We process benefits by rational thinking and value by emotional thinking. Brain research shows that all decisions we make are actually influenced by emotions. Hence, putting effort into really figuring out the benefits and customer value in customer’s context is really important part of being customer oriented.
- Here are some good sample questions on when working on benefits:
- Which enabling changes happen exactly because we use enabler x?
- What main benefits are we looking for?
- Let’s separate each benefit on own line. Which enabling changes are now required for each?
- What should/can we stop doing?
- What new should/can we start doing? (stop and new are more powerful than better, ask for better, too)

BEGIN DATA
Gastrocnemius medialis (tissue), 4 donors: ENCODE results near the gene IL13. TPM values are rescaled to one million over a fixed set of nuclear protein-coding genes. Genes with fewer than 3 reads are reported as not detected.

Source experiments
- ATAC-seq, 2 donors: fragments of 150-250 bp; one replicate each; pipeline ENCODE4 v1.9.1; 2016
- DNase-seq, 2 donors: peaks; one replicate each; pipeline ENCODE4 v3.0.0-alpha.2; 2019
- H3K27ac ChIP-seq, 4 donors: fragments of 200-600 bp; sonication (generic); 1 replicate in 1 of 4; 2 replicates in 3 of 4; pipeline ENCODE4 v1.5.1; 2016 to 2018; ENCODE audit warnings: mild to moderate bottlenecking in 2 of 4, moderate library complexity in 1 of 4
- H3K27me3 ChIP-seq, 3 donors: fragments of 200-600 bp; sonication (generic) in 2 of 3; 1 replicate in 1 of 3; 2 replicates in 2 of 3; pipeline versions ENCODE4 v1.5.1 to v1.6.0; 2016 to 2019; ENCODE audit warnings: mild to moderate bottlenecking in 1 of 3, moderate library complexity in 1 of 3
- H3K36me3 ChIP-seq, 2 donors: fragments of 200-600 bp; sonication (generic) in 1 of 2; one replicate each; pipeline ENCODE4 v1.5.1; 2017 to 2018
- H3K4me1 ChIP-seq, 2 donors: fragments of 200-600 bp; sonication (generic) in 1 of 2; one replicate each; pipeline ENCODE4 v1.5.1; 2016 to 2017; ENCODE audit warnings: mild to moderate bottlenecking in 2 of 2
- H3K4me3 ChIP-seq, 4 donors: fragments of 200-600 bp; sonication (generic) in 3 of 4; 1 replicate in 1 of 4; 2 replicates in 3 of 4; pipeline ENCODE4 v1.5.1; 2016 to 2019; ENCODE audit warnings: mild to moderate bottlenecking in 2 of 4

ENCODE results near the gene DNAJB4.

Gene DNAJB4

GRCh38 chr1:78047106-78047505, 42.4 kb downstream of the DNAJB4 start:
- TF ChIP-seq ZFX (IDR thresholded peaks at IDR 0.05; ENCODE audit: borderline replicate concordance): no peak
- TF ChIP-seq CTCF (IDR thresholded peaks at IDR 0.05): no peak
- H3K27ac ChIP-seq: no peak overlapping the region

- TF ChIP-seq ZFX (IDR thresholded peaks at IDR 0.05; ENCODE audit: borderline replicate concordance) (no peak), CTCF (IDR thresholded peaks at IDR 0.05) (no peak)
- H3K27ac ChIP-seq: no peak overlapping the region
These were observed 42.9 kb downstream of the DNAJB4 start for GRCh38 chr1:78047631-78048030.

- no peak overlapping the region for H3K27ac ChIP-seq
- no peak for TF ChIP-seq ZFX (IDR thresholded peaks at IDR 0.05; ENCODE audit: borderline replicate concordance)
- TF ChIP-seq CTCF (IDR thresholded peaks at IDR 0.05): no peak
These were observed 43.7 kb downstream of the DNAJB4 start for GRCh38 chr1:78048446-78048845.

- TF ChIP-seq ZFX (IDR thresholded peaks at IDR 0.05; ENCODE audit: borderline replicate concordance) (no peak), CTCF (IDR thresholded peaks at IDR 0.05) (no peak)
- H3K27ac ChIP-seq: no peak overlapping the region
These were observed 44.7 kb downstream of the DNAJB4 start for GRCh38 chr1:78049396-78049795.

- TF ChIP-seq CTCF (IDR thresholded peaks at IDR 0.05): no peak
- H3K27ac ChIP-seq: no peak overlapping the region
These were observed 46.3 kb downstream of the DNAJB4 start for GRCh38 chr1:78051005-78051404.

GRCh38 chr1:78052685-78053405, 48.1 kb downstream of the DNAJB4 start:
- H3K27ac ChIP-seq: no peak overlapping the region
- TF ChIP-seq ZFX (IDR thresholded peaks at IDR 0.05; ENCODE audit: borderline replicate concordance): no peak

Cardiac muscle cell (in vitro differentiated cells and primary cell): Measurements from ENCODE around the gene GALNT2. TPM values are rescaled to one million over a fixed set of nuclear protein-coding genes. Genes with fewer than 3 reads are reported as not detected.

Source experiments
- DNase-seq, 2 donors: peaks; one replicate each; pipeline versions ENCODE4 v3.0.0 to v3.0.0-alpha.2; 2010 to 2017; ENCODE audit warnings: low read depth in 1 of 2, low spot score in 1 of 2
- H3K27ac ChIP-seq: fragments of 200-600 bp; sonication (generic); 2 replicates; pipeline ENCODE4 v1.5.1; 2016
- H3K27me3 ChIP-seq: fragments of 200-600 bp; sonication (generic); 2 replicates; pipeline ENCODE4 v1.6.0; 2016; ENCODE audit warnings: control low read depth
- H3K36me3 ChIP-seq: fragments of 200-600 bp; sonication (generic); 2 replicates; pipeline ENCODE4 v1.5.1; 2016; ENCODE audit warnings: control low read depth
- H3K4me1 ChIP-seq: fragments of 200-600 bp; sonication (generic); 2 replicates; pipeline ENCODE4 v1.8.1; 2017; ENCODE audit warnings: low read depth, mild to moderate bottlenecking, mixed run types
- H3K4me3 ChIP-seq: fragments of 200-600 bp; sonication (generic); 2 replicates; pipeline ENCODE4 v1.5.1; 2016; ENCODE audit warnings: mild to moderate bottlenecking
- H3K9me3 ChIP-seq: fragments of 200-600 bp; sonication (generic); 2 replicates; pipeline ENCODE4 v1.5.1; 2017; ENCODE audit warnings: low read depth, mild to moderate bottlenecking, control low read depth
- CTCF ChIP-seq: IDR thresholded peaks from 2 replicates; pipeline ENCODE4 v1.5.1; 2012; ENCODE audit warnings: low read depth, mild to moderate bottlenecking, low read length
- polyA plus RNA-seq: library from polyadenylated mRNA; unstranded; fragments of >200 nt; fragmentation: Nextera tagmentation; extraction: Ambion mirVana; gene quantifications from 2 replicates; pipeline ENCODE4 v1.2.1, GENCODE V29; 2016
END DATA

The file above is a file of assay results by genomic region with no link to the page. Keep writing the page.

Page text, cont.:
- What do our end customer’s expect from us? (use value chain thinking from customer’s end customers to identify potential business impacts)
In mapping benefits, the skill of asking questions is essential. Here are some good example questions:
- What would be most valuable outcomes in this service/project for you?
- What specific value do you get in your role from this development idea?
- If you have two solutions/options/vendors that offer exactly same solution with specific benefits, how would you then decide?
- What kind of business case would make this idea interesting enough for you?
- What do you see as the exact value of this?
- Why would this be relevant to …X?
- Let’s say we manage to get you the savings X you are looking for. What do you get out of it? (customer says, well the money, and you keep asking ‘yes, I understand. What else despite money?)